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The Hinds is shown from the old Acosta Bridge. The Hinds docked in the vicinity of today's CSX Building, during a time when ugly wharves & warehouses ruled the downtown waterfront.
"My parents didn't let me go anywhere near that ship!" exclaimed a longtime River City resident when he saw a photo of the Hinds during a historical presentation. The man had been a minor when the hospital ship Ernest Hinds tied up in the vicinity of today's CSX Building. From all over Florida, the ship attracted legions of patients with sexually transmitted diseases. The vessel stayed at its Northbank location from July 1946 to February 1947, serving as a VD treatment center.
This photo evokes images of the cramped steerage accommodations for many American immigrants. These crowded sleeping quarters were onboard the hospital ship Hinds while it visited Jacksonville. Was the young lady in the socks feeling blue, or did she just not want her picture taken? (Or both?) The Hinds provided a capacity for 500 beds, yet its doctors had to turn down cases. According to the State Board of Health's Annual Report of 1946, "This facility... had its limitations, and it was necessary to restrict admissions on many occasions because of inadequate space. As this goes to press, the State Board of Health is still searching for a suitable, modern facility to provide adequate treatment for all those in need of intensive therapy." On August 20, 1946, the Florida Times-Union reported that, during July, more patients had been treated aboard the Hinds than had been handled in any one month at all four of the VD treatment centers replaced by the ship. The vessel's medical personnel treated 990 patients onboard in July, and 365 patients remained on the Hinds by the last day of the month.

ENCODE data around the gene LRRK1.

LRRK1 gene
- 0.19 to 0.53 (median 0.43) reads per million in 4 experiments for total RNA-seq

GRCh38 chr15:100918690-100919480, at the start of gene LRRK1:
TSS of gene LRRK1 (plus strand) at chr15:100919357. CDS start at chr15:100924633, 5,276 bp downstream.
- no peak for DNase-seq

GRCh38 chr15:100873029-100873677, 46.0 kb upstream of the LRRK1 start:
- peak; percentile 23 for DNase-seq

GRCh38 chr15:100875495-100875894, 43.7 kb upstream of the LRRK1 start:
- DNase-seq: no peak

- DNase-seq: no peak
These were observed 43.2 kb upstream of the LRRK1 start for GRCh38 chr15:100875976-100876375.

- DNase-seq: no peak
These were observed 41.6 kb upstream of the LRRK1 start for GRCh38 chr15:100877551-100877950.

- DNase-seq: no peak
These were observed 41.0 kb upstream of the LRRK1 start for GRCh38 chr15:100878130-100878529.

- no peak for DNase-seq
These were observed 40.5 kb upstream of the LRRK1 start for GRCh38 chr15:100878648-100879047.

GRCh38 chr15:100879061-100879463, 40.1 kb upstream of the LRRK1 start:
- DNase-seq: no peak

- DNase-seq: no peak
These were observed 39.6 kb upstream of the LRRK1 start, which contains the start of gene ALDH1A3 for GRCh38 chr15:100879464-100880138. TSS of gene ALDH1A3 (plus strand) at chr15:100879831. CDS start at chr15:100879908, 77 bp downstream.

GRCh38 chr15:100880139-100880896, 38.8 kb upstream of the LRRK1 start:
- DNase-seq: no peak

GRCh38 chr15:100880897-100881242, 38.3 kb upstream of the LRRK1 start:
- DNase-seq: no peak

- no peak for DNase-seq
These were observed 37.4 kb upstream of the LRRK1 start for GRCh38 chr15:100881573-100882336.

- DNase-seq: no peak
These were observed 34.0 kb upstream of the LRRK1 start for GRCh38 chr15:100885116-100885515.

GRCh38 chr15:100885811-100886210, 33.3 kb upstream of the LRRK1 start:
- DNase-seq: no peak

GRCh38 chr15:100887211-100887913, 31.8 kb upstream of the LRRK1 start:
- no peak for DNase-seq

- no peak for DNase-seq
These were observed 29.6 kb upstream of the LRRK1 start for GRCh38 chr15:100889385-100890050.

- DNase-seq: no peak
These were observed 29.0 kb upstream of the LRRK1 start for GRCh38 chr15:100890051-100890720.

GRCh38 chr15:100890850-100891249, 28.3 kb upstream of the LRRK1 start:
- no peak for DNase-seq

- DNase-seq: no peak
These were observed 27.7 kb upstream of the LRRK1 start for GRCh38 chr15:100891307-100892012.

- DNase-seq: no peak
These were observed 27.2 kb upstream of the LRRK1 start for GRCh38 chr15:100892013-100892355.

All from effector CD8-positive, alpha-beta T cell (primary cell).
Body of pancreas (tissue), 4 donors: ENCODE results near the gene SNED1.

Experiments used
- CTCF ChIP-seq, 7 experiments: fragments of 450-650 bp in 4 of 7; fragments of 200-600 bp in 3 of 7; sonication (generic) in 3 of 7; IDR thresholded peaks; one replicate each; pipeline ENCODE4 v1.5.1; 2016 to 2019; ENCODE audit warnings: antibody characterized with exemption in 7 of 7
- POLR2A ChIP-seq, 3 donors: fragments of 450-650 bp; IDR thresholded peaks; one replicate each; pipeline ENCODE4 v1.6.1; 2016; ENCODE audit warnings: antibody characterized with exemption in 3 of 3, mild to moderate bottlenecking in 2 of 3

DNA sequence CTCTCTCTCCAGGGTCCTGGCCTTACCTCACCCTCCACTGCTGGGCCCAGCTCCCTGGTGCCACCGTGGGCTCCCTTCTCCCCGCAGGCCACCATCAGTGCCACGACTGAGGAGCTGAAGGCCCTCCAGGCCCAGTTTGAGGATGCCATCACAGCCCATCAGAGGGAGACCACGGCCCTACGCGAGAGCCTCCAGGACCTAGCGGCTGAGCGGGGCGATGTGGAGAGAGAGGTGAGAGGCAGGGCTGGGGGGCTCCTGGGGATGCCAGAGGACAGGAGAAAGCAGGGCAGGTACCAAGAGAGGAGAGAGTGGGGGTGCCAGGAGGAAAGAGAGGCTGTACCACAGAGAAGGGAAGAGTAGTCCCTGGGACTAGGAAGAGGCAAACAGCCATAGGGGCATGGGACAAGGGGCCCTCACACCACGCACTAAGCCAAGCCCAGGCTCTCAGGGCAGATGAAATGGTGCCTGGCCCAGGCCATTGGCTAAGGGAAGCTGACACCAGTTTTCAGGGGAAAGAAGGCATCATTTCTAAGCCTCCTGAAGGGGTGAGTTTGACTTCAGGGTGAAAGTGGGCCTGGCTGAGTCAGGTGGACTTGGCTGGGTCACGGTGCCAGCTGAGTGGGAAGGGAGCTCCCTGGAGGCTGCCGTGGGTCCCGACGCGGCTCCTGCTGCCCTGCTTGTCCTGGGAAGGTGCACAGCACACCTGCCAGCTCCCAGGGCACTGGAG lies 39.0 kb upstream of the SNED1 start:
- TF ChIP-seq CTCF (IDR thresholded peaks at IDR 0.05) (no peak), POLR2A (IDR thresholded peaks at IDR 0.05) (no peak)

Things go better with Coke: John L. Lively Jr. delivers Coca-Cola to patients in the Hinds canteen. Standing second from the right, Mr. Lively was a son of the hospital ship's business manager. Patients were not charged for room & board, and the canteen was the only place where they had to pay. (Soon after the Hinds docked in the River City, the Florida Times-Union of July 22, 1946, listed Howard E. Holzman as the vessel's business manager.)
Dr. Joseph Weeks reviews his cases onboard the Hinds. The chief medical officer was Dr. Daniel C. Leavitt, according to the Times-Union of July 22, 1946. Two physicians and fifteen nurses assisted him, and a grand total of about 100 individuals served as hospital ship's personnel.
A young woman is x-rayed for tuberculosis. Although all Hinds patients were x-rayed for this disease, medical personnel discovered very few cases, fortunately. The State of Florida studied the possibility of partly using the ship to treat TB patients, as indicated in the Florida Times-Union on May 21, 1946. Jacksonville proved in particular need of such services. Duval County led the state in TB deaths, according to the Times-Union of March 10, 1947.

The Ernest Hinds

Jacksonville history buffs easily recall vessels like the Maple Leaf, Three Friends, Commodore, and May Garner. But the Ernest Hinds? This ship has sunk below the depths of local history, yet it once fulfilled a vital — and uncommon — role: The Hinds ranked as America’s largest & busiest treatment center for venereal disease. It achieved this distinction after dropping its gangplank on Jacksonville’s Northbank on July 1, 1946.

WHY THE HINDS? — If you had told the former passengers of the Hinds what would become of the vessel in Jacksonville, they may not have believed you. The Hinds could once boast of being one of the most luxurious passenger liners afloat, according to the Florida Times-Union on May 21, 1946. It’s easy to imagine well-heeled men in tuxedoes and ladies in evening gowns promenading on moonlit decks and tangoing on a dance floor.